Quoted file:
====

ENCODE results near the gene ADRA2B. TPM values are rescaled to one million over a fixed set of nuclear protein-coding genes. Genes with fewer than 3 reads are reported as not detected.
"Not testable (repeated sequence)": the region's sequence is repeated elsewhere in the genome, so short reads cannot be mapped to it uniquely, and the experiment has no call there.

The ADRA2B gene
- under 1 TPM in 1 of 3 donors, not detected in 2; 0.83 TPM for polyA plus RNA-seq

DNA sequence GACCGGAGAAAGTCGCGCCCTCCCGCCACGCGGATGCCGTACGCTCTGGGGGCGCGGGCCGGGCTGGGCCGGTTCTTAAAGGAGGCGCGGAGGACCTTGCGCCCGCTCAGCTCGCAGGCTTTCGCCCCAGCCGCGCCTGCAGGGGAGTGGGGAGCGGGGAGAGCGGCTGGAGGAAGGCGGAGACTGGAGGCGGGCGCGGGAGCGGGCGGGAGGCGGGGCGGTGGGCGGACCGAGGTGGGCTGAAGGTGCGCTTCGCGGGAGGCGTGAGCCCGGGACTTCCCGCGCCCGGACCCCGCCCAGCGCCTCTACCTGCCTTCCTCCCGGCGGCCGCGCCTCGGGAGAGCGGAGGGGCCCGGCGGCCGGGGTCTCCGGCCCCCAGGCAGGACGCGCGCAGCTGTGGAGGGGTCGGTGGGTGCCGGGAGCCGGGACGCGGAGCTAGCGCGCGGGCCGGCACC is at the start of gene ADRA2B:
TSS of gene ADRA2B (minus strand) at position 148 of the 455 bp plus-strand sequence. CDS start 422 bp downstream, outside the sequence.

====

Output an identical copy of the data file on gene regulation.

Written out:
ENCODE results near the gene ADRA2B. TPM values are rescaled to one million over a fixed set of nuclear protein-coding genes. Genes with fewer than 3 reads are reported as not detected.
"Not testable (repeated sequence)": the region's sequence is repeated elsewhere in the genome, so short reads cannot be mapped to it uniquely, and the experiment has no call there.

The ADRA2B gene
- under 1 TPM in 1 of 3 donors, not detected in 2; 0.83 TPM for polyA plus RNA-seq

DNA sequence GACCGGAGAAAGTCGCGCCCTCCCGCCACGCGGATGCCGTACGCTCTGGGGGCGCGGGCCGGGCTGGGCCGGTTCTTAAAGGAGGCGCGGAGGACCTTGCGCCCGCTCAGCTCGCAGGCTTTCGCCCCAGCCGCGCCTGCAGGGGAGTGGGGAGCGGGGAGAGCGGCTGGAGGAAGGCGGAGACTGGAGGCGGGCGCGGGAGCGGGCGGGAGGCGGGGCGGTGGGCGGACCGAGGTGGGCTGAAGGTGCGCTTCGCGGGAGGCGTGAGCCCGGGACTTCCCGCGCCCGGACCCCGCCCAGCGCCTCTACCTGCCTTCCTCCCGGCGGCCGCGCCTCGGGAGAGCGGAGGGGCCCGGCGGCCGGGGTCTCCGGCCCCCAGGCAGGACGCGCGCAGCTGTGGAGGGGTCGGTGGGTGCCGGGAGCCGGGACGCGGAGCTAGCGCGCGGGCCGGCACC is at the start of gene ADRA2B:
TSS of gene ADRA2B (minus strand) at position 148 of the 455 bp plus-strand sequence. CDS start 422 bp downstream, outside the sequence.